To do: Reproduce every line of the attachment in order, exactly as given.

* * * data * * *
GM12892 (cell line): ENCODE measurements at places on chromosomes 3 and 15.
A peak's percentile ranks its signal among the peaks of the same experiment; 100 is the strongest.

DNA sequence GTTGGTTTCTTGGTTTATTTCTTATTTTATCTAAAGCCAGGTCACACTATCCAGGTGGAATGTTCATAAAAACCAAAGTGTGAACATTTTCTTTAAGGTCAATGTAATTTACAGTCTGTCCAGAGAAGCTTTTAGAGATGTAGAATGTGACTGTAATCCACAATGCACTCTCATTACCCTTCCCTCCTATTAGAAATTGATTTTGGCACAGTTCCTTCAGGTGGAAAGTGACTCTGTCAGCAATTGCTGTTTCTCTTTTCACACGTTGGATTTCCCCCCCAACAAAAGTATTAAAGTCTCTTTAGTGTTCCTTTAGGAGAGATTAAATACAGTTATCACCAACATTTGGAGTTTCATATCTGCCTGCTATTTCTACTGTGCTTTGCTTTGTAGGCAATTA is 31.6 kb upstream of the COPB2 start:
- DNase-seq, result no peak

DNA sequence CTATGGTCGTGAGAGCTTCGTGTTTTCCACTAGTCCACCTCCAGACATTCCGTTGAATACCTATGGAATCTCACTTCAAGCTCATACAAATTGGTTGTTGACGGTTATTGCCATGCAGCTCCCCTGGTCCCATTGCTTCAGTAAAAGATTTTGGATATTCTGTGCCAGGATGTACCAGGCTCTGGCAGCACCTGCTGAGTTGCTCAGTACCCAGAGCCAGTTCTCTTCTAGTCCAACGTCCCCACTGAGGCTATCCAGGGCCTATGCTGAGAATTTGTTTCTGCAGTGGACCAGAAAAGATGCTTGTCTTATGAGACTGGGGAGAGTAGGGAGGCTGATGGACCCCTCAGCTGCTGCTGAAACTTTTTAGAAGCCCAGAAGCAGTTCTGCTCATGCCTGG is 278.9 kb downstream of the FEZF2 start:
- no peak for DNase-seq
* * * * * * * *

GM12892 (cell line): ENCODE measurements at places on chromosomes 3 and 15.
A peak's percentile ranks its signal among the peaks of the same experiment; 100 is the strongest.

DNA sequence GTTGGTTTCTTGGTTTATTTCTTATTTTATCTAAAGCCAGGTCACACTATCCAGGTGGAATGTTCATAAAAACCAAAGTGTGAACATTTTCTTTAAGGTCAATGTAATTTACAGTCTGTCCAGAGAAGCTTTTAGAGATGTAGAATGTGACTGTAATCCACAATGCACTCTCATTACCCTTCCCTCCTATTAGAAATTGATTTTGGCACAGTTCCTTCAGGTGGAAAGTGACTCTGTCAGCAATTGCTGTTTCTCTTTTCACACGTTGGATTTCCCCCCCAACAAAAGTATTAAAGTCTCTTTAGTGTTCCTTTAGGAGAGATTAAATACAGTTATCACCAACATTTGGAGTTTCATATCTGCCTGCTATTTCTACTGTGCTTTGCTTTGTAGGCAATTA is 31.6 kb upstream of the COPB2 start:
- DNase-seq, result no peak

DNA sequence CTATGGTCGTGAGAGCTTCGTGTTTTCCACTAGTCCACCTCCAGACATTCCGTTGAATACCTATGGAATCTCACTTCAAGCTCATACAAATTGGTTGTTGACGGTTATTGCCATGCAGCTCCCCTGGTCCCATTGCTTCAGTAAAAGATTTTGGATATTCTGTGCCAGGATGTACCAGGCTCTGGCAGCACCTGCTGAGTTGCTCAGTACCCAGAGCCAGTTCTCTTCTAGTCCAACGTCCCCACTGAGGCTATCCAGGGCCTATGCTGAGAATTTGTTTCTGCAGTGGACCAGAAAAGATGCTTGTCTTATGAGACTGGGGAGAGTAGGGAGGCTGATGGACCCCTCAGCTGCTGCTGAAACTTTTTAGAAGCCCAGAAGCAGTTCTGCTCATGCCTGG is 278.9 kb downstream of the FEZF2 start:
- no peak for DNase-seq